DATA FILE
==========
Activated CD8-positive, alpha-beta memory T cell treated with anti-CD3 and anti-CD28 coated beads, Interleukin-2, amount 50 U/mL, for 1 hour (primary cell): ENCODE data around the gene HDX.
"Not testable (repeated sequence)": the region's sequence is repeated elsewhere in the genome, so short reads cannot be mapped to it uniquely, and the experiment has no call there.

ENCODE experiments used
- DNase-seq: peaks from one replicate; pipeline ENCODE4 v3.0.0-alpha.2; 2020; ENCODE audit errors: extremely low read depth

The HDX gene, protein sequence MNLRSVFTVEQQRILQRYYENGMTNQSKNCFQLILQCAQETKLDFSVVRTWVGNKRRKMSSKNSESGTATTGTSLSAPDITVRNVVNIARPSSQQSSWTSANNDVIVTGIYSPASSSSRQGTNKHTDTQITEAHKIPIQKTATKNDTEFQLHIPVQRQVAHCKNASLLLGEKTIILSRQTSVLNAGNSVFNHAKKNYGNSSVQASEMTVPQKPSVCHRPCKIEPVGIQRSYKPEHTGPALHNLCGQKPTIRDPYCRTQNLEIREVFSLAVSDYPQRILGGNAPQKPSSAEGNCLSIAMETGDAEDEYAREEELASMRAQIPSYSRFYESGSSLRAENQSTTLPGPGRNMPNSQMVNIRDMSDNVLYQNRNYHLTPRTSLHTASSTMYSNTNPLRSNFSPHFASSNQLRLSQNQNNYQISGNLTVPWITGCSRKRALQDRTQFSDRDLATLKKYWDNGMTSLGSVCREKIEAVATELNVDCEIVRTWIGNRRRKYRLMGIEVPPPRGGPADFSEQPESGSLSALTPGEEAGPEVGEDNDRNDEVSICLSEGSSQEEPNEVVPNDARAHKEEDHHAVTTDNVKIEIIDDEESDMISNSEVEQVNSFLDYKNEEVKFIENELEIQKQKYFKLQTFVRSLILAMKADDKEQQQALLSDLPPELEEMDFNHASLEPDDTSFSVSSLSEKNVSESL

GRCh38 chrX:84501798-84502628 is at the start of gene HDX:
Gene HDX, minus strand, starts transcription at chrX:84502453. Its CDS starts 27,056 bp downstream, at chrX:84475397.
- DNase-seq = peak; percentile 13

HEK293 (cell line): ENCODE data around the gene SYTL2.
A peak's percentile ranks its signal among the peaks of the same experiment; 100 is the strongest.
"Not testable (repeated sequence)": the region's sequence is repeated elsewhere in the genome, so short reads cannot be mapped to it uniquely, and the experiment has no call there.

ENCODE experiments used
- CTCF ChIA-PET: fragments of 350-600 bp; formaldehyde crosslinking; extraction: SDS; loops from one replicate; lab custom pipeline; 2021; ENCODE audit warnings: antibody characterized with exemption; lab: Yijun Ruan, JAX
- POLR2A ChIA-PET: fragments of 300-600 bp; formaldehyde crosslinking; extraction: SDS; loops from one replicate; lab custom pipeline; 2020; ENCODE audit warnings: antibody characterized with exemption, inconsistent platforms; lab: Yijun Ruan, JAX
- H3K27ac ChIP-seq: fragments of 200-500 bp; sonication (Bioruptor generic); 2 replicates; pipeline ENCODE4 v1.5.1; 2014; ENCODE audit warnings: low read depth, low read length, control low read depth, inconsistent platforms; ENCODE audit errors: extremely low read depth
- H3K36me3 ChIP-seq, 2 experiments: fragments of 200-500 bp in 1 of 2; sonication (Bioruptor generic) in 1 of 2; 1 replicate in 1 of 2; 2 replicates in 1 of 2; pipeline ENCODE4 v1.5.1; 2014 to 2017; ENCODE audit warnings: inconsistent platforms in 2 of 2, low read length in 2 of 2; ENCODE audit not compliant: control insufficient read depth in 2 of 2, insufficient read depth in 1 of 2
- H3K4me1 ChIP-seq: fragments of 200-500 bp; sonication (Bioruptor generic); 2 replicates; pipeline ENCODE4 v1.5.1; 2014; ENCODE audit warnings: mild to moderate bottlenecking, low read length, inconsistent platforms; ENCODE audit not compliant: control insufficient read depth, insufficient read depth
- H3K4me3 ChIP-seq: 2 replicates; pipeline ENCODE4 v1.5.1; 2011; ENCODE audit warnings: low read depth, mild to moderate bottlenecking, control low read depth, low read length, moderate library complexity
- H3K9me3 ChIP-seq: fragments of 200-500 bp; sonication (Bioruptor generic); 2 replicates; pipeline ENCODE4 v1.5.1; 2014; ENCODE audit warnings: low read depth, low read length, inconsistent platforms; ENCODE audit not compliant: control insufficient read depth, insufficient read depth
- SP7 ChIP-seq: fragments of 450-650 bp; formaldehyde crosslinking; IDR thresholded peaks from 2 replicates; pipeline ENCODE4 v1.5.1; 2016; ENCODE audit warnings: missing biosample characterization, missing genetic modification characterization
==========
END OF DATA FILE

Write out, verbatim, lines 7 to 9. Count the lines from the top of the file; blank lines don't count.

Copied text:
Gene HDX, minus strand, starts transcription at chrX:84502453. Its CDS starts 27,056 bp downstream, at chrX:84475397.
- DNase-seq = peak; percentile 13

HEK293 (cell line): ENCODE data around the gene SYTL2.